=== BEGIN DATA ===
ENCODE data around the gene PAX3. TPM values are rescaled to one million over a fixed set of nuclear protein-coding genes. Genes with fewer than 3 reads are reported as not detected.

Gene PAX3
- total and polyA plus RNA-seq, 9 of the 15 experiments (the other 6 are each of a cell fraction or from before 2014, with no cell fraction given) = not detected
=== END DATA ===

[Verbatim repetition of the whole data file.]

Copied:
ENCODE data around the gene PAX3. TPM values are rescaled to one million over a fixed set of nuclear protein-coding genes. Genes with fewer than 3 reads are reported as not detected.

Gene PAX3
- total and polyA plus RNA-seq, 9 of the 15 experiments (the other 6 are each of a cell fraction or from before 2014, with no cell fraction given) = not detected